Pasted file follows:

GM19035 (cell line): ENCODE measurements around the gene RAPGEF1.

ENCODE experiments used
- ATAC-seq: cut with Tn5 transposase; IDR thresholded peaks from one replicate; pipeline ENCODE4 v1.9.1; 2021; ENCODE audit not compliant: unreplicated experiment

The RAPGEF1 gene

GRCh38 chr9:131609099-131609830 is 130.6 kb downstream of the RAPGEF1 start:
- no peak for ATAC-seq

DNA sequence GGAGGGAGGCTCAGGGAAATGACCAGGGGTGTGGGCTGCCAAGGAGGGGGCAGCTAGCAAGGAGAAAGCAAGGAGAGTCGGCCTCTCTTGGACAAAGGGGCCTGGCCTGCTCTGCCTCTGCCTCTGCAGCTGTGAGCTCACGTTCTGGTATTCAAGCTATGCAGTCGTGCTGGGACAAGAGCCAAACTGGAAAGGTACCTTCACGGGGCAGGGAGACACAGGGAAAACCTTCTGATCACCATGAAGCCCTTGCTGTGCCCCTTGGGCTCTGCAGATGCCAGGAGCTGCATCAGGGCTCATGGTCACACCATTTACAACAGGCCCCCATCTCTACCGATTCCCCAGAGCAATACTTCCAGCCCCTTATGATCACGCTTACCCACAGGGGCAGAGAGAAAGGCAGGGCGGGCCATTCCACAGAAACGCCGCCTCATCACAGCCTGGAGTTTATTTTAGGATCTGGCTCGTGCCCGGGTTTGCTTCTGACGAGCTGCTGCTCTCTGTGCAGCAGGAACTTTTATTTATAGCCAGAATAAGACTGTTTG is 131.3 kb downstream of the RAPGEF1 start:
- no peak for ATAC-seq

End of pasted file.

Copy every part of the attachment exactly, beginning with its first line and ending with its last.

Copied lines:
GM19035 (cell line): ENCODE measurements around the gene RAPGEF1.

ENCODE experiments used
- ATAC-seq: cut with Tn5 transposase; IDR thresholded peaks from one replicate; pipeline ENCODE4 v1.9.1; 2021; ENCODE audit not compliant: unreplicated experiment

The RAPGEF1 gene

GRCh38 chr9:131609099-131609830 is 130.6 kb downstream of the RAPGEF1 start:
- no peak for ATAC-seq

DNA sequence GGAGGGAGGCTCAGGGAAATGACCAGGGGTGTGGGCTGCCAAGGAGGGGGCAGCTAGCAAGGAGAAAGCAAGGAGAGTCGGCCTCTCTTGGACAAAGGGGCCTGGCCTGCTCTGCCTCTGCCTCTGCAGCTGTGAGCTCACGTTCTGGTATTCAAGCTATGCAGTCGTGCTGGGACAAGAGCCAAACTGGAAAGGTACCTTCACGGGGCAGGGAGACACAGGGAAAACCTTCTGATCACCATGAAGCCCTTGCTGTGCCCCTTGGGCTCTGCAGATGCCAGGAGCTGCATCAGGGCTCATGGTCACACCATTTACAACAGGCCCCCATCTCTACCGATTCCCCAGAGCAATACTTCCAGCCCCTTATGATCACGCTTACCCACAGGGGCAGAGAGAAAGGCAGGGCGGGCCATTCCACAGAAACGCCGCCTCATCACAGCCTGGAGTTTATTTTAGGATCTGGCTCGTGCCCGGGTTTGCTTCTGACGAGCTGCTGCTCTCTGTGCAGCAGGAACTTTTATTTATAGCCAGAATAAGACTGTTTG is 131.3 kb downstream of the RAPGEF1 start:
- no peak for ATAC-seq